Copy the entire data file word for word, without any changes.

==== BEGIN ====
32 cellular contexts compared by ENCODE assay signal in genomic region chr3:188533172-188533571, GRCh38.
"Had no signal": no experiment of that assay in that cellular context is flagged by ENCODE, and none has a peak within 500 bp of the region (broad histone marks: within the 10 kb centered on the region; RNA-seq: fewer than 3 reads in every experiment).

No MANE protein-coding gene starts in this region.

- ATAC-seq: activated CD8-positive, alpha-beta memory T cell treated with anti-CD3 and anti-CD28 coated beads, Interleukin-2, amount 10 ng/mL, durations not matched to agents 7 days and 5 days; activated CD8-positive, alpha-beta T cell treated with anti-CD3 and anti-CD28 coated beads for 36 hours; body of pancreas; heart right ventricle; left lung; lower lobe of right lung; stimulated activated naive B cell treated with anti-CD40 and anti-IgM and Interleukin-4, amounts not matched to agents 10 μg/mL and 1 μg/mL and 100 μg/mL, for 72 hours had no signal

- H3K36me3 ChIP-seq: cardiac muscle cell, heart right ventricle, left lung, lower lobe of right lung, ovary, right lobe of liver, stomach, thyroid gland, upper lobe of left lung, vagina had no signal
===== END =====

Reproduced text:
32 cellular contexts compared by ENCODE assay signal in genomic region chr3:188533172-188533571, GRCh38.
"Had no signal": no experiment of that assay in that cellular context is flagged by ENCODE, and none has a peak within 500 bp of the region (broad histone marks: within the 10 kb centered on the region; RNA-seq: fewer than 3 reads in every experiment).

No MANE protein-coding gene starts in this region.

- ATAC-seq: activated CD8-positive, alpha-beta memory T cell treated with anti-CD3 and anti-CD28 coated beads, Interleukin-2, amount 10 ng/mL, durations not matched to agents 7 days and 5 days; activated CD8-positive, alpha-beta T cell treated with anti-CD3 and anti-CD28 coated beads for 36 hours; body of pancreas; heart right ventricle; left lung; lower lobe of right lung; stimulated activated naive B cell treated with anti-CD40 and anti-IgM and Interleukin-4, amounts not matched to agents 10 μg/mL and 1 μg/mL and 100 μg/mL, for 72 hours had no signal

- H3K36me3 ChIP-seq: cardiac muscle cell, heart right ventricle, left lung, lower lobe of right lung, ovary, right lobe of liver, stomach, thyroid gland, upper lobe of left lung, vagina had no signal